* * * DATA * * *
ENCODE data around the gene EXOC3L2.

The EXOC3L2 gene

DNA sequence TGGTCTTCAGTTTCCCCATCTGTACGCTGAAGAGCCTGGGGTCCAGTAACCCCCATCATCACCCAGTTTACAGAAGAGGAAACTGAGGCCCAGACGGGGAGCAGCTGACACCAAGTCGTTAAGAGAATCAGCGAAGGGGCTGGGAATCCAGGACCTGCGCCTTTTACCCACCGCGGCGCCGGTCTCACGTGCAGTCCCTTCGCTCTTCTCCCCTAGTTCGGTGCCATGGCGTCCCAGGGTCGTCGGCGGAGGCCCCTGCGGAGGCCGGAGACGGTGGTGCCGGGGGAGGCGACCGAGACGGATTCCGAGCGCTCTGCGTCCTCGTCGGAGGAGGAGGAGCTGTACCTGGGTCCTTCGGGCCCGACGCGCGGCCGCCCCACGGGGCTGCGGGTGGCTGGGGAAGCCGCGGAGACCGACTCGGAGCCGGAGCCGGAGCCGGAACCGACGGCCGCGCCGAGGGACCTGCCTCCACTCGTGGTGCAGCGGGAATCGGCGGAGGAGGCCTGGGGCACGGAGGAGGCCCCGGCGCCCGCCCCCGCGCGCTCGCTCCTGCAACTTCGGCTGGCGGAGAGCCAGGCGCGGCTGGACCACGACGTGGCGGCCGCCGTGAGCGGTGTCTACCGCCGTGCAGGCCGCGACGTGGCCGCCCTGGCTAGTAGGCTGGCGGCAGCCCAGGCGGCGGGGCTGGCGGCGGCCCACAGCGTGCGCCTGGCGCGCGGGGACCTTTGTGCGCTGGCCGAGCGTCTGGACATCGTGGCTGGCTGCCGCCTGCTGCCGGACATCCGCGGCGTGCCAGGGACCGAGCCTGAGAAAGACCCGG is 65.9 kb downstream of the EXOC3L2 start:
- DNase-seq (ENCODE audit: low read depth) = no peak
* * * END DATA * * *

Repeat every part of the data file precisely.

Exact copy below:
ENCODE data around the gene EXOC3L2.

The EXOC3L2 gene

DNA sequence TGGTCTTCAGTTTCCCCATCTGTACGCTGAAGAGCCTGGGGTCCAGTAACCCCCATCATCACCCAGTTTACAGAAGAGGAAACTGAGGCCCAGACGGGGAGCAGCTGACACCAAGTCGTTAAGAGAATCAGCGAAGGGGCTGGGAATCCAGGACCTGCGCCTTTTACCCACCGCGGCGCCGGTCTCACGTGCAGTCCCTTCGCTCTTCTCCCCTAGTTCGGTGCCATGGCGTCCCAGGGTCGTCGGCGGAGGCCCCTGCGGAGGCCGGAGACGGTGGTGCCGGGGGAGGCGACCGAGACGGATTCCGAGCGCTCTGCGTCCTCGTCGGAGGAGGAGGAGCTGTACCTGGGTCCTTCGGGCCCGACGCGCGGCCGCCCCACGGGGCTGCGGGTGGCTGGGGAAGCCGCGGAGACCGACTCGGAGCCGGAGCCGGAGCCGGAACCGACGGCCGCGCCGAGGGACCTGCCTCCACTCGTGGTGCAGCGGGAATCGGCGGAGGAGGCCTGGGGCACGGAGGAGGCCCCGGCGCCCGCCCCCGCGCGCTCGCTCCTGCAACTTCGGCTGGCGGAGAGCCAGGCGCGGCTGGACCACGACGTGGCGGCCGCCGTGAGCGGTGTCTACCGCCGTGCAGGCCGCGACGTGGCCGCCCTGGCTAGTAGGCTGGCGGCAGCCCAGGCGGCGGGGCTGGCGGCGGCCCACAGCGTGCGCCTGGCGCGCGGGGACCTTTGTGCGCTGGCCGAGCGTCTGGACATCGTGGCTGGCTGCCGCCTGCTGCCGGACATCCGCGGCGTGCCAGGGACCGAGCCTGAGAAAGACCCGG is 65.9 kb downstream of the EXOC3L2 start:
- DNase-seq (ENCODE audit: low read depth) = no peak